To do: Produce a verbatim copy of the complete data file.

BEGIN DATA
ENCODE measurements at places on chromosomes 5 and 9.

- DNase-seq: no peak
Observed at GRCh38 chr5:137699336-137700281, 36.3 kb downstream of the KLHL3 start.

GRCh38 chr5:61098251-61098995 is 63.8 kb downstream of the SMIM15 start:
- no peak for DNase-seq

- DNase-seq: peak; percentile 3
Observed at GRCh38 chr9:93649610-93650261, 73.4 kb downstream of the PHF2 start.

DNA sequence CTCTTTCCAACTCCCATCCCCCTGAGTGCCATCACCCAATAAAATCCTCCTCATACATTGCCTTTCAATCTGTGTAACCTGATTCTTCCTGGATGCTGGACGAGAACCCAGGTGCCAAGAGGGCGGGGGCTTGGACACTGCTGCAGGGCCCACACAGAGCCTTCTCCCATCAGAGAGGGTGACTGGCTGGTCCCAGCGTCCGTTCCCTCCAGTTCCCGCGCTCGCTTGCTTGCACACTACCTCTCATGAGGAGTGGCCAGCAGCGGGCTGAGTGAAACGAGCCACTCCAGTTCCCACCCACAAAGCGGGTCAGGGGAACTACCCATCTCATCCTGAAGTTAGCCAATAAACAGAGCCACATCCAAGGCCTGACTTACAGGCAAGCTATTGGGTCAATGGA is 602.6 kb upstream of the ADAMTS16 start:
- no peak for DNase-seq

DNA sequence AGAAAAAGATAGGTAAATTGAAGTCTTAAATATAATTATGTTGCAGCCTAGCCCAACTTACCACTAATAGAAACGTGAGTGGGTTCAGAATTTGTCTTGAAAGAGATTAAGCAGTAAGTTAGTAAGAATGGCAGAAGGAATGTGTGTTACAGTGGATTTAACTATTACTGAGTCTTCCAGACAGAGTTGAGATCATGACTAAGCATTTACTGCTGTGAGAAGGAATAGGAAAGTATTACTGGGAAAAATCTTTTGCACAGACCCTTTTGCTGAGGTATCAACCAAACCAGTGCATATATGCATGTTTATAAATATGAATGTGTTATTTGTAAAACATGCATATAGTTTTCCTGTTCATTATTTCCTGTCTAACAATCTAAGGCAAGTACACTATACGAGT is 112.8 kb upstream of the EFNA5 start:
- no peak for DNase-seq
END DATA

ENCODE measurements at places on chromosomes 5 and 9.

- DNase-seq: no peak
Observed at GRCh38 chr5:137699336-137700281, 36.3 kb downstream of the KLHL3 start.

GRCh38 chr5:61098251-61098995 is 63.8 kb downstream of the SMIM15 start:
- no peak for DNase-seq

- DNase-seq: peak; percentile 3
Observed at GRCh38 chr9:93649610-93650261, 73.4 kb downstream of the PHF2 start.

DNA sequence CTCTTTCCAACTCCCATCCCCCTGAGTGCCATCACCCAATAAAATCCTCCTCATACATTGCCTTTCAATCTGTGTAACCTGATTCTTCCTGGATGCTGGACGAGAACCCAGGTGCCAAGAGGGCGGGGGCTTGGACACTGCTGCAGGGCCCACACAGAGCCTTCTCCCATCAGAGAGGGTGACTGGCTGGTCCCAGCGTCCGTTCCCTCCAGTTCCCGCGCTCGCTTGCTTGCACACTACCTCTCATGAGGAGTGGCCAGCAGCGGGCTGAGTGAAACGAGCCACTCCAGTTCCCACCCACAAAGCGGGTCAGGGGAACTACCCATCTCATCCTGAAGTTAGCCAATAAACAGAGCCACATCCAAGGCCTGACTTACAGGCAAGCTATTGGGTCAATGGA is 602.6 kb upstream of the ADAMTS16 start:
- no peak for DNase-seq

DNA sequence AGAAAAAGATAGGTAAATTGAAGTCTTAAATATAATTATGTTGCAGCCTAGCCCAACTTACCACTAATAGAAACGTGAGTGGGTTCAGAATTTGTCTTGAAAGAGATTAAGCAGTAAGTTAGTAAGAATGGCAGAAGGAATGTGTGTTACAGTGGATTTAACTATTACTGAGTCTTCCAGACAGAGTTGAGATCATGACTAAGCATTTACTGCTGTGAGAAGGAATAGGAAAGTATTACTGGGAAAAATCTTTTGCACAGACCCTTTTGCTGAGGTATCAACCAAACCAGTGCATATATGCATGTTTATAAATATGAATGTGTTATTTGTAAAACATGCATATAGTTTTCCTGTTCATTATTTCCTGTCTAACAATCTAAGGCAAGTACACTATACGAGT is 112.8 kb upstream of the EFNA5 start:
- no peak for DNase-seq